We also aimed to differentiate the three subcomponents of the deep tract (V2), as described in Sarubbo et al. (2011). In all three groups, the anterior component directing to orbito-frontal cortex and frontal pole was clearly separated (IFOForb in blue, Fig. 2 D-F) from the middle and dorsal components. However, we were unable to unambiguously differentiate between the latter two components in any of the three groups. Thus, we treated them as one subcomponent directed to SFG, MFG, DLPFC and PMC (IFOFdors in red, Fig. 2 D-F). The resulting two observable components of the deep tract V2 were clearly differentiated in all three groups. Although we were not able to unambiguously differentiate between the middle and the posterior subcomponents of V2, it was evident that in infants the tracked connection to the MFG was shorter than the connection to the posterior SFG and PMC.

Statistical comparison was conducted in order to test for significant differences in mean FA between the three groups and the four tracts observable in all groups.

Corresponding means are displayed in Fig. 3. ANOVA revealed significant main effects for the factor tract: F(3,108) = 15.9, p.001, and group F(2,36) = 47.5, p.001 and a significant interaction F(6,108) = 7.0, p.001. Children showed significantly higher FA values across all tracts (FA =.43, SD =.019) than infants (FA =.26, SD =.018) and significantly lower values than adults (FA =.48, SD =.020).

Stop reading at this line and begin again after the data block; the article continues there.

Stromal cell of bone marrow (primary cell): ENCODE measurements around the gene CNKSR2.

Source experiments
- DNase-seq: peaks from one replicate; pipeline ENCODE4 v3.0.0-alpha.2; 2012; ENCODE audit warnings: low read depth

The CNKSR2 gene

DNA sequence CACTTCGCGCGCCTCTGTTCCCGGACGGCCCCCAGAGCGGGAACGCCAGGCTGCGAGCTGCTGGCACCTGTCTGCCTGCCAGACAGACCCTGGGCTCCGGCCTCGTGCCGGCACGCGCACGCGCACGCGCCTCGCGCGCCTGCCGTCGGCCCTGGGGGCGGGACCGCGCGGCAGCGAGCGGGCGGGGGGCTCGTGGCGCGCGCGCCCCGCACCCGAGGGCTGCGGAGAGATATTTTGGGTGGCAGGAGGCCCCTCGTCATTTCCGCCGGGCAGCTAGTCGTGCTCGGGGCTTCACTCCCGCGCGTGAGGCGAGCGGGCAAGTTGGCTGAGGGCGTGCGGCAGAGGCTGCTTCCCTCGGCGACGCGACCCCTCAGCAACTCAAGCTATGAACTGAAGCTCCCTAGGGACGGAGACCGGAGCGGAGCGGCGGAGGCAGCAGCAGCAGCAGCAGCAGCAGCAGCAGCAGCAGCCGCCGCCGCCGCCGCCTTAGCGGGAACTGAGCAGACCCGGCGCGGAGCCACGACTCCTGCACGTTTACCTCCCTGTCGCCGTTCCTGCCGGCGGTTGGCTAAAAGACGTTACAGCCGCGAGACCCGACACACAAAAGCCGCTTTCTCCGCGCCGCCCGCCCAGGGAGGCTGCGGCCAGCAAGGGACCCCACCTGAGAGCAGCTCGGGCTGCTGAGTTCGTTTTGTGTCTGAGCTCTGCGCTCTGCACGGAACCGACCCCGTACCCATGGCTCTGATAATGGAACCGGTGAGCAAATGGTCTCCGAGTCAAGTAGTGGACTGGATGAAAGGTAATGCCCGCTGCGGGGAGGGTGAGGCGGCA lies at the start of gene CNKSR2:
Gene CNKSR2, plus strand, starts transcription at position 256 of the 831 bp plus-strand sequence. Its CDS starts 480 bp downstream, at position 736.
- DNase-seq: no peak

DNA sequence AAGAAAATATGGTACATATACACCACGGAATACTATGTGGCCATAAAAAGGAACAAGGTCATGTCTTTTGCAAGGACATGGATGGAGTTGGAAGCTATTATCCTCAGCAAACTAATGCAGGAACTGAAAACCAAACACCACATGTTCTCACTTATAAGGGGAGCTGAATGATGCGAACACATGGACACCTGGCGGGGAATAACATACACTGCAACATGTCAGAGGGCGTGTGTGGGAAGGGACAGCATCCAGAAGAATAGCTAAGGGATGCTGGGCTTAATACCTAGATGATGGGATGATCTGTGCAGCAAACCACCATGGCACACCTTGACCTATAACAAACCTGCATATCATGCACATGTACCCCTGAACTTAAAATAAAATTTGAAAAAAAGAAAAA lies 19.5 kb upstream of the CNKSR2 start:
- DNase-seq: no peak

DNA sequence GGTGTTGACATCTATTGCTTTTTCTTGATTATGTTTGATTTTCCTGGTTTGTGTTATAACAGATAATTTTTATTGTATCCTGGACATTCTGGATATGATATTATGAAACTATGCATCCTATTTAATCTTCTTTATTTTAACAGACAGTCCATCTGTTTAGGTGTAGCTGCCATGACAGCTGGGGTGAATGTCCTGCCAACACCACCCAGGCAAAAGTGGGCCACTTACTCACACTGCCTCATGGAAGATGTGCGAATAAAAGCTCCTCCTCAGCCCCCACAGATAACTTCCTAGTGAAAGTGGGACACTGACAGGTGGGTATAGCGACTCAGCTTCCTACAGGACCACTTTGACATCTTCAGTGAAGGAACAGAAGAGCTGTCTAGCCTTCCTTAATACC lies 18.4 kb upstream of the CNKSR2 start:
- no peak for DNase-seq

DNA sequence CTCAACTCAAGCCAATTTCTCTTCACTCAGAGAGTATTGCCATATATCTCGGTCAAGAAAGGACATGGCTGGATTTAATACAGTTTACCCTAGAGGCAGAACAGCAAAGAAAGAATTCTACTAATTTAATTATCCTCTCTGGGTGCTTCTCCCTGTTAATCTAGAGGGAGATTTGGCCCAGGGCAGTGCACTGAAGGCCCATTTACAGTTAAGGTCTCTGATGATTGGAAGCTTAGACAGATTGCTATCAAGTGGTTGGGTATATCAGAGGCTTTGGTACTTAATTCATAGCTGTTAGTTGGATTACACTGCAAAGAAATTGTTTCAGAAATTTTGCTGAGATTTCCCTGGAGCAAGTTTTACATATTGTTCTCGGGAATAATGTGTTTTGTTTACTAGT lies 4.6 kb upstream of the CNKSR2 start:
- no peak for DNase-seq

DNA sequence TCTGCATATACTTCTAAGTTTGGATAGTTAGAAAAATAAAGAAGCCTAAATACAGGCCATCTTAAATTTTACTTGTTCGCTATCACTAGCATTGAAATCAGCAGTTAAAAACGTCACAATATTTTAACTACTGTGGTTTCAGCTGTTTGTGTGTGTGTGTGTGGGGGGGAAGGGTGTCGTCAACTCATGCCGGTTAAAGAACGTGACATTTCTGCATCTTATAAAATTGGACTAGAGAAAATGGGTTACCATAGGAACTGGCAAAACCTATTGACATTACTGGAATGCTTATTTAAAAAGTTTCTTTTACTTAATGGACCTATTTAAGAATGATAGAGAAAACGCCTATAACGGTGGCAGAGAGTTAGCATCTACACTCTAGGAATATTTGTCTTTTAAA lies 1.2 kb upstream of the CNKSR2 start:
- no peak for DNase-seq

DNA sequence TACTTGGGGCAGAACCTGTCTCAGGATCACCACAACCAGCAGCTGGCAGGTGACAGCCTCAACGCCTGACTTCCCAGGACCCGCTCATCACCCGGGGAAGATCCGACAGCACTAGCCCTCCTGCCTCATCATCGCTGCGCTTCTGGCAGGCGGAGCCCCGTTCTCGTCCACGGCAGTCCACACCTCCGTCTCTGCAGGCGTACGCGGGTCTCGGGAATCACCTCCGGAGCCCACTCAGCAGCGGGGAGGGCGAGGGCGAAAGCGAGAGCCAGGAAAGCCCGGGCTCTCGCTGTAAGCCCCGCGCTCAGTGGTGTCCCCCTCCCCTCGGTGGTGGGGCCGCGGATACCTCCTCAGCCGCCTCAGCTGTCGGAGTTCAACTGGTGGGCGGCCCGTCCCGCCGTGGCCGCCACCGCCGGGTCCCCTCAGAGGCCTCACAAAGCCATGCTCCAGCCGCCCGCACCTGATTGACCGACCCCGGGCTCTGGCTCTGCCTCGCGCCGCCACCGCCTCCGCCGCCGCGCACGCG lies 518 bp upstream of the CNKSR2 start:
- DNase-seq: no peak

The lowest FA was observed in the dorsal pathway D1 of infants (FA =.23, SD =.015) and highest FA was observed in the dorsal and orbital portions of adults’ IFOF (FA =.49, SD =.020). Dorsal pathway D2 was, unlike in infants, evident in children and adults. Statistical comparison between the two latter groups reveal that although this tract is in place in children (FA =.42, SD =.024) similarly to adults (FA =.48, SD =.020), it is still not fully mature in children: t(1,18) = 5.8, p.001.

Fig. 3: Mean FA values for the dorsal pathway D1 (AFpmc) and the

three components of the ventral pathway (the lateral portion of the IFOF:

IFOFlat (V1), the dorsal portion of the IFOF: IFOFdors (V2), and the orbital portion of the IFOF: IFOForb (V2) in infants, children, and adults.

Infants show lowest FA values for all tracts, while adults show highest.

In order to test whether the observed smaller anisotropy for fiber tracts in newborns is specific for fronto-temporal fiber pathways or whether this is a reflection of the general immaturity of the infant brain white matter, FA in fronto-temporal white matter (averaged across all four tracts present in all age groups) was compared to the mean FA across the whole cerebral white matter skeleton. In a 2 (white matter, WM) × 3 (Groups) ANOVA, newborns’ FA in fronto-temporal pathways (FA =.255, SD =.018) was slightly but not significantly smaller than white matter mean FA (FA =.260, SD =.012). For children and for adults, fronto-temporal FA (children: FA =.429, SD =.019; adults: FA =.484, SD =.020) was significantly higher than mean FA (children: FA =.347, SD =.019; adults: FA =.390, SD =.014). This was reflected in a Group × WM interaction (F(2,35) = 43.7, p.001).

Fiber tracking and group comparison can be affected by individual variability, measurement noise, or crossing fibers. However, group-level tracking results were confirmed on the individual level for the present comparison. Sample data for the dorsal connection from three randomly selected individuals from each group are presented as Suppl. Content. Individual data confirmed that tract D2 was not present in any of the newborns, while it was clearly distinguishable in all children and adults.